SALT LAKE CITY, Utah (University of Utah Department of Internal Medicine) – It is with a heavy heart that we share the news of Dr. Matthew Movsesian’s passing on Sunday, April 12 after his battle with cancer. Dr. Movsesian, or his preferred moniker, Matty, was a beloved member of our Internal Medicine family.
Born and raised in Forest Hills, Queens in New York City to a loving and supportive family, Mark, Dr. Movsesian’s brother, remembers their parents instilling many of the characteristics in Matty that he was known for in his later years: his intelligence, wit, musical talent, honesty, and above all, the belief to treat others fairly and with dignity.
Dr. Movsesian graduated with honors from Columbia University and later Harvard Medical School. He went on to have a successful career as a research cardiologist, with positions at Northwestern University, the National Institutes of Health, the University of California-San Francisco, and ultimately the University of Utah. For three decades, Dr. Movsesian was a valued faculty member in the Division of Cardiovascular Medicine and at the Salt Lake City VAMC, where he served as Director of Outpatient Cardiology for many years.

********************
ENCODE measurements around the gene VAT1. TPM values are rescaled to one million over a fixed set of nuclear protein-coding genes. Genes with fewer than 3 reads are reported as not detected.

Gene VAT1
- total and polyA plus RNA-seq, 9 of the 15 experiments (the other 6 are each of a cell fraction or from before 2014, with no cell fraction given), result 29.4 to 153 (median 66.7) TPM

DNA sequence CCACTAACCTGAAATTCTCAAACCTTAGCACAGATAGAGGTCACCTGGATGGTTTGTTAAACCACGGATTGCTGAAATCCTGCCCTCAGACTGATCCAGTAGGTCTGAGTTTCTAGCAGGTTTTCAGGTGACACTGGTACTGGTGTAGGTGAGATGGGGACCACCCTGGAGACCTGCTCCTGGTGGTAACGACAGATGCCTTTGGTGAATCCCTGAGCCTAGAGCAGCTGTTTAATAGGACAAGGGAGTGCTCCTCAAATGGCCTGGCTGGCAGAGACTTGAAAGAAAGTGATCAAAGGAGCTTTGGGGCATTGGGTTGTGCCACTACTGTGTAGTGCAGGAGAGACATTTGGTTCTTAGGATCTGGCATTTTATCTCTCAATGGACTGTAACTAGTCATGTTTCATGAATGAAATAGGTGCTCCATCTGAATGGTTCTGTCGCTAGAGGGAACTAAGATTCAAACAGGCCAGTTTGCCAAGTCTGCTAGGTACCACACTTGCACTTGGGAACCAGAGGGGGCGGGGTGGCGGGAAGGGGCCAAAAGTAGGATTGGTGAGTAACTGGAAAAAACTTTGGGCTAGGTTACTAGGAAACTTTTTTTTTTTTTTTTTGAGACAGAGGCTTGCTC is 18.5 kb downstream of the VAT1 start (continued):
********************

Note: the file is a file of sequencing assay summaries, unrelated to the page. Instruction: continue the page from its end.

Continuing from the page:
“Matty was a caring person with high ethics who was a true delight and privilege to have known,” says colleague, Dr. Miles Housaly of the University of Strathclyde, Glasgow. “He was also a committed and innovative scientist who made significant contributions to the field and whose impact will continue to be felt through the years.” Dr. Movsesian’s research focused on the role of cyclic nucleotide phosphodiesterases in the treatment of heart failure, and his interest led to the founding of Sirdus – Armenian for “My Heart” – a company to develop heart-failure drugs. Even during his illness, Dr. Movsesian remained focus on his work.
Judy Krall worked with Dr. Movsesian in his research lab at the University of Utah for nearly thirty years. Over these years, Judy recalls their dynamic relationship, filled with humorous “arguments she could never win,” that eventually blossomed into a true friendship. During the late stages of his illness, Judy graciously took him into her home to care for him.
Unable to be with him due to pandemic travel restrictions, Mark was deeply grateful for Judy’s friendship and supportive care. “She showed him love beyond what anyone could expect,” he says, “and at great personal sacrifice, she made Matty’s life as comfortable as it could be, and allowed him to stay in Salt Lake, his home of more than thirty years, where he had so many friends and memories.”